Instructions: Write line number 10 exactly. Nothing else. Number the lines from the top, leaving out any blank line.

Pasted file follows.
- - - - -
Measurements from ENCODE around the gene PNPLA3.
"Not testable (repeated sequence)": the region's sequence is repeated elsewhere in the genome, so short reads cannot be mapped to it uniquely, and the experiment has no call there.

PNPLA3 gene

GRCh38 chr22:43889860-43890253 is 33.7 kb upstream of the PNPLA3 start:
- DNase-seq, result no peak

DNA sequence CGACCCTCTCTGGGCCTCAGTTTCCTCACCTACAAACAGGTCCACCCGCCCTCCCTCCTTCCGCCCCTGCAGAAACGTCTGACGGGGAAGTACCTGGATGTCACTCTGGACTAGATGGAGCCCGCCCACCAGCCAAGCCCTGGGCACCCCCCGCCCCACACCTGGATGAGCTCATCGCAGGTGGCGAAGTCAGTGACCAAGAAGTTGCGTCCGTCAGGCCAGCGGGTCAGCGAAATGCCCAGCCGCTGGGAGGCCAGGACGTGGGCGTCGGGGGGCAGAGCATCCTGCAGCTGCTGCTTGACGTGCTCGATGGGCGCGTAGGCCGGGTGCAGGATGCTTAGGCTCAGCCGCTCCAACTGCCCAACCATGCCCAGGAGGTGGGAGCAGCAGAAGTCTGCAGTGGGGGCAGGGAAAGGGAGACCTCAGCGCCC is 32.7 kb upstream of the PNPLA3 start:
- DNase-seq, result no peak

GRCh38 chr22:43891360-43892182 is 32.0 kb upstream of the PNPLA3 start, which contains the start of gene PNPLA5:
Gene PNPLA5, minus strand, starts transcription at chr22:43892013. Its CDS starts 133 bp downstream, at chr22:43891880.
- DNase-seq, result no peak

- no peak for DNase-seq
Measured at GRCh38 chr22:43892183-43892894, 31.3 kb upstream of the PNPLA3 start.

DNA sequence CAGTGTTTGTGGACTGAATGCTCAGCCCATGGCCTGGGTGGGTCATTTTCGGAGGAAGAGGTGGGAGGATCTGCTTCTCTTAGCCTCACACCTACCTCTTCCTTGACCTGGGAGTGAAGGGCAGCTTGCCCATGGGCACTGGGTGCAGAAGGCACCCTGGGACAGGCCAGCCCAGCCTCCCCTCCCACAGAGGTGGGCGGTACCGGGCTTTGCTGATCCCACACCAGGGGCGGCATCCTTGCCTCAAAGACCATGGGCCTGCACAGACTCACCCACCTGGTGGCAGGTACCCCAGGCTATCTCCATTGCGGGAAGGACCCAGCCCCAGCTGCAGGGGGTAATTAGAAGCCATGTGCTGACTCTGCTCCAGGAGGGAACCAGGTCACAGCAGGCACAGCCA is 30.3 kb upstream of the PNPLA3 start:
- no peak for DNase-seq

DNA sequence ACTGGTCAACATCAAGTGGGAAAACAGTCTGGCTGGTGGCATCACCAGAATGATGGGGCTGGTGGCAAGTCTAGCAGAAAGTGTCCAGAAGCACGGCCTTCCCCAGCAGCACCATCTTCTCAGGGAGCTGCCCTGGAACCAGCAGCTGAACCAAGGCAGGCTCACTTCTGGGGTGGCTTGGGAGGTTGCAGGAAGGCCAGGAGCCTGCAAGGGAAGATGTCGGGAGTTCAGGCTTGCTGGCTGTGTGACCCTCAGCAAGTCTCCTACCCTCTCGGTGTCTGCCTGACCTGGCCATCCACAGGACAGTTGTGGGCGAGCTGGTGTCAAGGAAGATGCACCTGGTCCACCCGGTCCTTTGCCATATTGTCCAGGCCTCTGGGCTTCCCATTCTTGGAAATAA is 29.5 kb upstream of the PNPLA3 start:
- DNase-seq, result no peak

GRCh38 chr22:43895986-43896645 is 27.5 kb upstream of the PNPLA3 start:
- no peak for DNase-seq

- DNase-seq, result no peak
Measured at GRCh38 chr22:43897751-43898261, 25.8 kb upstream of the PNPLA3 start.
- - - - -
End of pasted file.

- DNase-seq, result no peak